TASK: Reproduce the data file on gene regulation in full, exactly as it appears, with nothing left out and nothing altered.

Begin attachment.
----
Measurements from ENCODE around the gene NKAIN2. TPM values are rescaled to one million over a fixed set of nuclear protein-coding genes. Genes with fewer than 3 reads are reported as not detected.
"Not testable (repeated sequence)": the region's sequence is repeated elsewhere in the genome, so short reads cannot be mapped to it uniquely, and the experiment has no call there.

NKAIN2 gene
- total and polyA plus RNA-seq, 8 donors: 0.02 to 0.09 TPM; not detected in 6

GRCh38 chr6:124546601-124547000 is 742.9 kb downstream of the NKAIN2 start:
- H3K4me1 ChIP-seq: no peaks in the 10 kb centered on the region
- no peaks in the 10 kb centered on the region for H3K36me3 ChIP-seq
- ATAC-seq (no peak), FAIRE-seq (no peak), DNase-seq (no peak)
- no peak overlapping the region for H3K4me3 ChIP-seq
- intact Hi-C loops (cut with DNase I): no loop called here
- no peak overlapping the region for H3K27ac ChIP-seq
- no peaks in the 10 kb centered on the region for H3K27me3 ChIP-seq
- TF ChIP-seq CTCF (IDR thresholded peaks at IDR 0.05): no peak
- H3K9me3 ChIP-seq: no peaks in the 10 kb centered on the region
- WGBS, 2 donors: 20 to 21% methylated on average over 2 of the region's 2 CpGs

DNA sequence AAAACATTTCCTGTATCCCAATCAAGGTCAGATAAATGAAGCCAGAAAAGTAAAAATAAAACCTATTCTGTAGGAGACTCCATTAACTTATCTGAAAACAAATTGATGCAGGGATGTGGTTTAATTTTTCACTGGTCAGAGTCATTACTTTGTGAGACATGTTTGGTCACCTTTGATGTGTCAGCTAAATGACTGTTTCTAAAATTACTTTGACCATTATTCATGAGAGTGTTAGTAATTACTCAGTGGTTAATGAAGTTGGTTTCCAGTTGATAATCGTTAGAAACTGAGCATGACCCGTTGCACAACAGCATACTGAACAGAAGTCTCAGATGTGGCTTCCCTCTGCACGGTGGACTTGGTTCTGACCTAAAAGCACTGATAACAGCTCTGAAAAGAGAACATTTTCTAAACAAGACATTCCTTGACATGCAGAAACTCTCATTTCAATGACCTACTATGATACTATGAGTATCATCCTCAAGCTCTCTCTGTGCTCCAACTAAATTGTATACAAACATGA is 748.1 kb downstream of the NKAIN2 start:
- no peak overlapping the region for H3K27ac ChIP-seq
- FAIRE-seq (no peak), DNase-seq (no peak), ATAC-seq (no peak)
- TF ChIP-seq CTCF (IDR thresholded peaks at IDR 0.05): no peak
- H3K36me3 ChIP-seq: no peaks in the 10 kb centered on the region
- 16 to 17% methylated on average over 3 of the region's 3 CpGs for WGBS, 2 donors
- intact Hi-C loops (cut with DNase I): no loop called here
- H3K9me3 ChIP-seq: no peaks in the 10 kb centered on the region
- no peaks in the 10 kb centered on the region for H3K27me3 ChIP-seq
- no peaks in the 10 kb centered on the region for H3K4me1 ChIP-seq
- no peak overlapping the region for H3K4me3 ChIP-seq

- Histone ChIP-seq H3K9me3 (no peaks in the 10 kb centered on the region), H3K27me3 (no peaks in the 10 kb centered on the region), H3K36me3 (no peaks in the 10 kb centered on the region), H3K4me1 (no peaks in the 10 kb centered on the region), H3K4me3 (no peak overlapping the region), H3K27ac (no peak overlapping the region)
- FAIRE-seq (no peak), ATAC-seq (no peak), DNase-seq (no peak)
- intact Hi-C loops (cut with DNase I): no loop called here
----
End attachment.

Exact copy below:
Measurements from ENCODE around the gene NKAIN2. TPM values are rescaled to one million over a fixed set of nuclear protein-coding genes. Genes with fewer than 3 reads are reported as not detected.
"Not testable (repeated sequence)": the region's sequence is repeated elsewhere in the genome, so short reads cannot be mapped to it uniquely, and the experiment has no call there.

NKAIN2 gene
- total and polyA plus RNA-seq, 8 donors: 0.02 to 0.09 TPM; not detected in 6

GRCh38 chr6:124546601-124547000 is 742.9 kb downstream of the NKAIN2 start:
- H3K4me1 ChIP-seq: no peaks in the 10 kb centered on the region
- no peaks in the 10 kb centered on the region for H3K36me3 ChIP-seq
- ATAC-seq (no peak), FAIRE-seq (no peak), DNase-seq (no peak)
- no peak overlapping the region for H3K4me3 ChIP-seq
- intact Hi-C loops (cut with DNase I): no loop called here
- no peak overlapping the region for H3K27ac ChIP-seq
- no peaks in the 10 kb centered on the region for H3K27me3 ChIP-seq
- TF ChIP-seq CTCF (IDR thresholded peaks at IDR 0.05): no peak
- H3K9me3 ChIP-seq: no peaks in the 10 kb centered on the region
- WGBS, 2 donors: 20 to 21% methylated on average over 2 of the region's 2 CpGs

DNA sequence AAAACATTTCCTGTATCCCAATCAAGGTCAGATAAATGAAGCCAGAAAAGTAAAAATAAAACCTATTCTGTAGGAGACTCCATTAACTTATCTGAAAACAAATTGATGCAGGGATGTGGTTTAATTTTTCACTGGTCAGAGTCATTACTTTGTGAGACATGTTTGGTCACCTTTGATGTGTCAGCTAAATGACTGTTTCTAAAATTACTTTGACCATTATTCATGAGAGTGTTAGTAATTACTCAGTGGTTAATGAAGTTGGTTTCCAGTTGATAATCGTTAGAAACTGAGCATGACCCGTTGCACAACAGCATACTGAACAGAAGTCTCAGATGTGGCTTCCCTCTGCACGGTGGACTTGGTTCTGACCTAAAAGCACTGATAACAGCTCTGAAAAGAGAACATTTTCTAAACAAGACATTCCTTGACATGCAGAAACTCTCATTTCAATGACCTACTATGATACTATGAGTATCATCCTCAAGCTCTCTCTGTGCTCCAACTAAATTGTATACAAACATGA is 748.1 kb downstream of the NKAIN2 start:
- no peak overlapping the region for H3K27ac ChIP-seq
- FAIRE-seq (no peak), DNase-seq (no peak), ATAC-seq (no peak)
- TF ChIP-seq CTCF (IDR thresholded peaks at IDR 0.05): no peak
- H3K36me3 ChIP-seq: no peaks in the 10 kb centered on the region
- 16 to 17% methylated on average over 3 of the region's 3 CpGs for WGBS, 2 donors
- intact Hi-C loops (cut with DNase I): no loop called here
- H3K9me3 ChIP-seq: no peaks in the 10 kb centered on the region
- no peaks in the 10 kb centered on the region for H3K27me3 ChIP-seq
- no peaks in the 10 kb centered on the region for H3K4me1 ChIP-seq
- no peak overlapping the region for H3K4me3 ChIP-seq

- Histone ChIP-seq H3K9me3 (no peaks in the 10 kb centered on the region), H3K27me3 (no peaks in the 10 kb centered on the region), H3K36me3 (no peaks in the 10 kb centered on the region), H3K4me1 (no peaks in the 10 kb centered on the region), H3K4me3 (no peak overlapping the region), H3K27ac (no peak overlapping the region)
- FAIRE-seq (no peak), ATAC-seq (no peak), DNase-seq (no peak)
- intact Hi-C loops (cut with DNase I): no loop called here